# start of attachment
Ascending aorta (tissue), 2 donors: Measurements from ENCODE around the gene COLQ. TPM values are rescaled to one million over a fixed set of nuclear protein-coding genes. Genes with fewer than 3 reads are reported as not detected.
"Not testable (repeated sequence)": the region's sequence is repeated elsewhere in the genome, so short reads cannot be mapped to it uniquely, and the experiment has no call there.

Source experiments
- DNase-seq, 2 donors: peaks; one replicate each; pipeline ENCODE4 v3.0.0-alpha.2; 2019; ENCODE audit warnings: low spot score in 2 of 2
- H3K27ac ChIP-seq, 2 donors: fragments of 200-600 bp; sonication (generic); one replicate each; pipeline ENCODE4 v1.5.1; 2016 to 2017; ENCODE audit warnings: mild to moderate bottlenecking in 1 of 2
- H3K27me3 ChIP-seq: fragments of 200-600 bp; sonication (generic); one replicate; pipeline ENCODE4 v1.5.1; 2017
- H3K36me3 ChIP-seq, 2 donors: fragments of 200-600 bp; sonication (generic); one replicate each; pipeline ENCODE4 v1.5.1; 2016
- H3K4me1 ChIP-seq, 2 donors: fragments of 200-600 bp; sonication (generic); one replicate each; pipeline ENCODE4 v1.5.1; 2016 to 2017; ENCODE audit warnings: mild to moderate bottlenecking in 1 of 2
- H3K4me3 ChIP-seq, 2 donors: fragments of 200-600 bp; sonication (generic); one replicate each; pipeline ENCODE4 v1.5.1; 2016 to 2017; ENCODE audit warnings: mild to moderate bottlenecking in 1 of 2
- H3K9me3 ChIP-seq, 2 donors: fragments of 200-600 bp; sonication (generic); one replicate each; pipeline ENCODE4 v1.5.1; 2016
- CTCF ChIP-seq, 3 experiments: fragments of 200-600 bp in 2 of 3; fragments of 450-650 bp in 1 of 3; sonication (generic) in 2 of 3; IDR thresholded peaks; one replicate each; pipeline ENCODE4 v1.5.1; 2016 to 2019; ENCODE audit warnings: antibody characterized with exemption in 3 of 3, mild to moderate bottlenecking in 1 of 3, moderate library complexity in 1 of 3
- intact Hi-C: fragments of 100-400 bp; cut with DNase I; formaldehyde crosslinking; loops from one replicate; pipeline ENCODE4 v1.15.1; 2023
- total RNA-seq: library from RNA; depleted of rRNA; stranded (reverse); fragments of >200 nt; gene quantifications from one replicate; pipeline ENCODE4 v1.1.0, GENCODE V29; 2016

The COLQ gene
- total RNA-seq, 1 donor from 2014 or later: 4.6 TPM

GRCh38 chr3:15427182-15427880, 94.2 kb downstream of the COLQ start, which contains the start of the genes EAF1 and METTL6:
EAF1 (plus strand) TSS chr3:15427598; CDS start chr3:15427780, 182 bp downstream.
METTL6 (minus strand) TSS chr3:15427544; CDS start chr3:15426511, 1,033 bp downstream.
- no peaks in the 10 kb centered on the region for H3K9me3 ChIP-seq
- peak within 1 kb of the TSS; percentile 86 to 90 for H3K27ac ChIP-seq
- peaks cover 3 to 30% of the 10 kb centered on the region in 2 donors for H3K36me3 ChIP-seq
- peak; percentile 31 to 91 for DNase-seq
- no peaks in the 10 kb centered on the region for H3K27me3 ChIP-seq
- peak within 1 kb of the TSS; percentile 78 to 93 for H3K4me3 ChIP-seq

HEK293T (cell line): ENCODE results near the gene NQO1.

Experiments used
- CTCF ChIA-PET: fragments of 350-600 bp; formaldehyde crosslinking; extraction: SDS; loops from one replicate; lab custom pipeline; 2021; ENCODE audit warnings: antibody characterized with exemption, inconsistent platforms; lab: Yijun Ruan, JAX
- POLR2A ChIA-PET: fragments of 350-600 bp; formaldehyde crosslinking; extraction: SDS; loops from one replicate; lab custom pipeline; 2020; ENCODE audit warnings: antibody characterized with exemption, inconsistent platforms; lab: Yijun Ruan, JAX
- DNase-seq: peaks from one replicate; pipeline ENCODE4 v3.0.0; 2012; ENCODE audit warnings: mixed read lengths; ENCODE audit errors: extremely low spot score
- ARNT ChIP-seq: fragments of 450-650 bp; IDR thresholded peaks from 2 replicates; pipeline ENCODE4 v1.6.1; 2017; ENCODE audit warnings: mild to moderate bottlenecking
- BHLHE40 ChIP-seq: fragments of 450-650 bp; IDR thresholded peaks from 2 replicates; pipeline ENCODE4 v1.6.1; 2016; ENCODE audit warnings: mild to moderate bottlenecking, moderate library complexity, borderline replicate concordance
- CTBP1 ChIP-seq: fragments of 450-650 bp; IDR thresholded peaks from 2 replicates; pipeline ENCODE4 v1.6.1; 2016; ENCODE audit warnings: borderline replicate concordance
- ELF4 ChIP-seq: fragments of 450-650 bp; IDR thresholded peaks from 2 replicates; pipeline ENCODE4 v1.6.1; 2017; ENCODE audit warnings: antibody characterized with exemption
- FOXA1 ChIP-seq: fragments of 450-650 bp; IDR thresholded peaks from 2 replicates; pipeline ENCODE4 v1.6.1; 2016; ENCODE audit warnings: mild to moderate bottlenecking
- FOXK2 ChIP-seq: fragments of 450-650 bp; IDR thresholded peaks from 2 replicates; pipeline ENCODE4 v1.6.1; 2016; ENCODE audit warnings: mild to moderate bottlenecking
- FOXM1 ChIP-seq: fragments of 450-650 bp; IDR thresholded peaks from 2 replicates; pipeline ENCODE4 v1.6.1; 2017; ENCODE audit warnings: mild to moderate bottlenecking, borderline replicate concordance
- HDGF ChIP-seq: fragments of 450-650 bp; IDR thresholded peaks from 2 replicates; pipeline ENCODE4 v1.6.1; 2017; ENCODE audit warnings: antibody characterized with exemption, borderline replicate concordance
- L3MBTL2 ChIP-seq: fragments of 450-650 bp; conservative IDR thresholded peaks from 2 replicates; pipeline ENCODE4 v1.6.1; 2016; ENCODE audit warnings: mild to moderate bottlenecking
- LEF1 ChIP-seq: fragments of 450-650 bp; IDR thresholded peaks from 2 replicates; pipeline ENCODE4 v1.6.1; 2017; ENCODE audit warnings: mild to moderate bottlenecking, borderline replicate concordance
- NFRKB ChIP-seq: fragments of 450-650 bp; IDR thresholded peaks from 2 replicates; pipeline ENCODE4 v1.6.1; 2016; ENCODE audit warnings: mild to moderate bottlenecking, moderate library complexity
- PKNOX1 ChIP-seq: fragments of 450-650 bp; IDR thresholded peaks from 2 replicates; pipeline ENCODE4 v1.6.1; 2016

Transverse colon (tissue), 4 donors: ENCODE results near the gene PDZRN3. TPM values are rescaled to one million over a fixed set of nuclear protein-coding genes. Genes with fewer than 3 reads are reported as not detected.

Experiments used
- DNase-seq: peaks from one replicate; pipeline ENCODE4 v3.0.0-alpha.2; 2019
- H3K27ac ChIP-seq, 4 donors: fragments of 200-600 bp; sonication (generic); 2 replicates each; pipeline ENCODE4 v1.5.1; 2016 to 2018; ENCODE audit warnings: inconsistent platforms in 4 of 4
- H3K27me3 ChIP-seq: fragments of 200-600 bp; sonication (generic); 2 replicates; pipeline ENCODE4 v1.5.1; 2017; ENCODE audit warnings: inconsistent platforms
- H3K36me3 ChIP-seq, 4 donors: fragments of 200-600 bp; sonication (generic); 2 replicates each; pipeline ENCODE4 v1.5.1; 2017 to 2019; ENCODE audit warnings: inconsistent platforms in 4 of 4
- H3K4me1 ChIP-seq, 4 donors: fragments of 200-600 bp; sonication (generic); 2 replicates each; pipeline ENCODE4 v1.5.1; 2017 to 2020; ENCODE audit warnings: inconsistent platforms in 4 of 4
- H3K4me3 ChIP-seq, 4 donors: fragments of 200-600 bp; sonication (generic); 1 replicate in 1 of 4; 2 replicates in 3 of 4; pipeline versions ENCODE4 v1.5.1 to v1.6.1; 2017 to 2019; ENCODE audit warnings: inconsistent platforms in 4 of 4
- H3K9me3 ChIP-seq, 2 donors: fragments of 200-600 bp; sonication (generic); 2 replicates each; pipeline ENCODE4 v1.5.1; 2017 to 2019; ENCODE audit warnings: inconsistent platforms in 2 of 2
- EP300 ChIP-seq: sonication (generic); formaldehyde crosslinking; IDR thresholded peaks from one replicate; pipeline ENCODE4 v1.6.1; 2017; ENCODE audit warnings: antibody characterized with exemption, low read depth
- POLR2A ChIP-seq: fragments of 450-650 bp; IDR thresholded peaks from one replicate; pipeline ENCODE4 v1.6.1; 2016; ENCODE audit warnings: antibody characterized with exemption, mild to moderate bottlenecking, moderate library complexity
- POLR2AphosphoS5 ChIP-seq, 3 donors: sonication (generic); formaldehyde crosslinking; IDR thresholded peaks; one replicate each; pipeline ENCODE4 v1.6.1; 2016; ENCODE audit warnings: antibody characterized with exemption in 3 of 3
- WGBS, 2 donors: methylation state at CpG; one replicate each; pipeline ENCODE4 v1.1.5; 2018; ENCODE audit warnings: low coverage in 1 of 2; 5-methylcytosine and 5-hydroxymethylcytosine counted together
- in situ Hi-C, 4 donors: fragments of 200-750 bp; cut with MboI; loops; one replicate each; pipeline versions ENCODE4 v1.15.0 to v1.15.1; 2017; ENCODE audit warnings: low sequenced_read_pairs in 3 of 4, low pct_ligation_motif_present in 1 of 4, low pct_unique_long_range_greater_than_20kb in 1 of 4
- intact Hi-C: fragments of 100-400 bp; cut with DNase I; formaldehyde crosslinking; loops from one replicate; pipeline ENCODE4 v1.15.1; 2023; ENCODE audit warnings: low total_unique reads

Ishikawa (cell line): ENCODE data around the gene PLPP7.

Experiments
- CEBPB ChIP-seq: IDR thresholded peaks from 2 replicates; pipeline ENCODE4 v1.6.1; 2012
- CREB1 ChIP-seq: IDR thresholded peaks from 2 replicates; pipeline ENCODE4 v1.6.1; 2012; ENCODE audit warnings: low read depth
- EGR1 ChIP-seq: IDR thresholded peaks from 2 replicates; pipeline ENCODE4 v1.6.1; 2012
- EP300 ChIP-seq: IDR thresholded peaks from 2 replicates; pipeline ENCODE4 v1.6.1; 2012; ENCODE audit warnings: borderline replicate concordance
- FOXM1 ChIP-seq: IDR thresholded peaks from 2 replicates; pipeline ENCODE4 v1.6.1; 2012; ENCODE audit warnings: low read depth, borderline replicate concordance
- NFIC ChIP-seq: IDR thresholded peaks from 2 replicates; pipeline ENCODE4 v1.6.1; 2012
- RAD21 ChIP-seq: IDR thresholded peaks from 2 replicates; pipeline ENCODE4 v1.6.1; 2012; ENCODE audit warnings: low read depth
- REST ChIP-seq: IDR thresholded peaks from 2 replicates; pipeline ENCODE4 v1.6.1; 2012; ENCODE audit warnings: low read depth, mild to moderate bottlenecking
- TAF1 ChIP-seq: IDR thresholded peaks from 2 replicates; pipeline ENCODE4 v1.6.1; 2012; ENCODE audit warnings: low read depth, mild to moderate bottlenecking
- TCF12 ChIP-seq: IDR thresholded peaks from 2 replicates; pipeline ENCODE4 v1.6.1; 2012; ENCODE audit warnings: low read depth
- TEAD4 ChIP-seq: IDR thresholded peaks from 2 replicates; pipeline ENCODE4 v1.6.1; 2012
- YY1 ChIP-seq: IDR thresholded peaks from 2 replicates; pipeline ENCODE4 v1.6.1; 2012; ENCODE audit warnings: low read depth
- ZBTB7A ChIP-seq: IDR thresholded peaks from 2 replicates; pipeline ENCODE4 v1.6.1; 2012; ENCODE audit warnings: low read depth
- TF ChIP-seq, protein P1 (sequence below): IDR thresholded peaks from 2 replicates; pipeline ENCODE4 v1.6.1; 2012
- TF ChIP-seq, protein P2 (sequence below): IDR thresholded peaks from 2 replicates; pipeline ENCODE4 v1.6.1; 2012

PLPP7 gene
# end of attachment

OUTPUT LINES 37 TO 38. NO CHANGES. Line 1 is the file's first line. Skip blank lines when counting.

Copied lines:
- HDGF ChIP-seq: fragments of 450-650 bp; IDR thresholded peaks from 2 replicates; pipeline ENCODE4 v1.6.1; 2017; ENCODE audit warnings: antibody characterized with exemption, borderline replicate concordance
- L3MBTL2 ChIP-seq: fragments of 450-650 bp; conservative IDR thresholded peaks from 2 replicates; pipeline ENCODE4 v1.6.1; 2016; ENCODE audit warnings: mild to moderate bottlenecking